Changing natural rate of unemployment

The natural rate of unemployment occurs when the labour market is in equilibrium; it is mainly composed of frictional and structural unemployment. The natural rate of unemployment is affected by supply-side factors such as geographical/occupational immobilities and labour market imperfections.

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Firstly, it is argued the level of unemployment benefits can affect the level of frictional unemployment. If the ratio of benefits to paid employment is high then there is little incentive to take a job. For example, since the early 1980s unemployment benefits have been index-linked (this means risen in line with inflation). Wages have tended to rise faster than inflation, therefore, the difference between benefits and paid employment has grown – increasing the incentive to get a job. Also, benefits are stricter than in the past. If workers are offered a job after six months they have to accept it or risk losing benefits (and they would not be counted as unemployed). The difficulty of receiving unemployment benefits has contributed to a lower rate. (though it is hard to evaluate how much voluntary unemployment there was in the 1970s)

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This suggests that the UK had a higher natural rate of unemployment in the 1980s. Even at the height of the Lawson boom – with high rates of economic growth – the unemployment rate was 7%. This rate was due to structural unemployment resulting from the decline in former manufacturing industries. The former manual workers struggled to get new jobs because of occupational and geographical immobilities. In 2017, the unemployment rate fell rapidly – despite relatively weak economic growth – suggesting a fall in the natural rate of unemployment.

Similarly, the wages of the lowest paid will greatly affect the incentives to take a job. In the UK the government has introduced a national minimum wage and it has steadily increased. This has made work relatively more attractive compared to staying on benefits.

A key factor affecting structural unemployment is the geographical and occupational mobility of labour. If workers were more mobile this would help reduce unemployment caused by a mismatch of skills and geographical location. For example in the past decade, the north-south divide has been reduced in the UK, this is due to regeneration in areas, which used to suffer high unemployment. New industries have taken the place of former heavy industry which has closed down, this has enabled a reduction in geographical unemployment.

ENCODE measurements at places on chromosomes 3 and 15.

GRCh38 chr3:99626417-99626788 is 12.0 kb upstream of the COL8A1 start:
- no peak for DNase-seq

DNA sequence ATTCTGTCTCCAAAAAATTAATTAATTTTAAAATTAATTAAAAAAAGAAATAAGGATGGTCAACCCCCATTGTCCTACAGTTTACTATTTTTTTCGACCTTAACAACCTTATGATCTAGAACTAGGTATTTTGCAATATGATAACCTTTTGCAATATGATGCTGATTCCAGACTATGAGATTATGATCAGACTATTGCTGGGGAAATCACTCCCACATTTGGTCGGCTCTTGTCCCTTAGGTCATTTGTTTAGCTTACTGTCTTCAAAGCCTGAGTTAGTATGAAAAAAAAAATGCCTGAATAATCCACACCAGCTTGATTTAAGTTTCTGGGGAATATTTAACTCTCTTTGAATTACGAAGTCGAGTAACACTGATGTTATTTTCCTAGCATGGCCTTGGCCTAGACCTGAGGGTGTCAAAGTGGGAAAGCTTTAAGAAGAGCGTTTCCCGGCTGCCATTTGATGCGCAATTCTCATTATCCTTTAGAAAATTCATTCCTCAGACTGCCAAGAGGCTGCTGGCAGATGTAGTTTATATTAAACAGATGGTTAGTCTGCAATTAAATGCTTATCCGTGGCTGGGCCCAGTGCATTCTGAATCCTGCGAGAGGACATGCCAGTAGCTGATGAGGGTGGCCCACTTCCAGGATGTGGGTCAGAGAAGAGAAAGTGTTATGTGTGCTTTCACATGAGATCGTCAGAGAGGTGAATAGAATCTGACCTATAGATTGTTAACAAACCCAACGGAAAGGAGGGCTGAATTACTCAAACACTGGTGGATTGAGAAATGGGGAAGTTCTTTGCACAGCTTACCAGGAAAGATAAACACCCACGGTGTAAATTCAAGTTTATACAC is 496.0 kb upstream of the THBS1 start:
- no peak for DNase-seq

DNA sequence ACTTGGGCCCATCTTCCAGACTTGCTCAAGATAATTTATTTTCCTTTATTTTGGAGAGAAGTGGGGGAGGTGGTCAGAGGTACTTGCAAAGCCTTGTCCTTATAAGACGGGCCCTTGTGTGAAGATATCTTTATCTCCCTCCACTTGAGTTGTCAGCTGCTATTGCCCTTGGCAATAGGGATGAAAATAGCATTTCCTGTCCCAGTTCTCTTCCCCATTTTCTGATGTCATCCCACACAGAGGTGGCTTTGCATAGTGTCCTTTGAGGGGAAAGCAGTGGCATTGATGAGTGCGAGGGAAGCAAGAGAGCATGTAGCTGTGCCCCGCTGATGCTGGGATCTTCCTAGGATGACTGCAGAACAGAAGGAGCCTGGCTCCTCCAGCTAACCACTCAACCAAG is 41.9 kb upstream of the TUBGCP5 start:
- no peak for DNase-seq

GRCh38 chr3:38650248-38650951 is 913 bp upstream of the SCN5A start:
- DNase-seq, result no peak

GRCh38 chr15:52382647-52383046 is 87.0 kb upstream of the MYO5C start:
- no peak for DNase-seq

If workers become more skilled through education and retraining this would help reduce occupational immobilities.

The flexibility of the labour market is also a key feature for determining the natural rate. For example, if restrictive practices of trades unions were reduced or minimum wages abolished, then labour markets will become more flexible thus firms are likely to be more able and willing to hire workers. Arguably the UK labour market has become more flexible in recent years. For example, there has been a growth in part-time temporary jobs in the ‘Gig economy‘ There has been a marked rise in the number of zero-hour contracts. These jobs are lower cost to firms and so they have been more willing to employ workers because they can pay relatively low wages. To some extent, this increased labour market flexibility can explain a fall in the natural rate.

Also, another factor explaining lower unemployment rates in the UK has been the growth ‘under-employment‘ a situation where workers are employed for a shorter working week than they would like. This means they are not counted as unemployed – but they are not ‘fully employed’ either.

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Higher unemployment in the Eurozone – even during a period of economic growth suggests the Eurozone has a higher structural rate of unemployment.

By contrast, the Eurozone has seen a relatively higher natural rate –  this is often blamed on inflexible working practices such as a maximum working week, restrictions on firing workers and more generous minimum wages.

Another potential cause of the natural rate is the Hysteresis hypothesis this states that if unemployment increases (e.g. during a recession) then it is likely to remain high for a considerable period, this is because workers become de-motivated and de-skilled whilst remaining unemployed and therefore find it difficult to get a job in the future. For example after the recession of 1981 unemployment in the UK stayed close to 3 million for a long period despite a long period of growth, however, this didn’t happen after the 1991 recession.

Changing natural rate of unemployment in the US

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During the 1970s, the US experienced a rise in the natural rate of unemployment.

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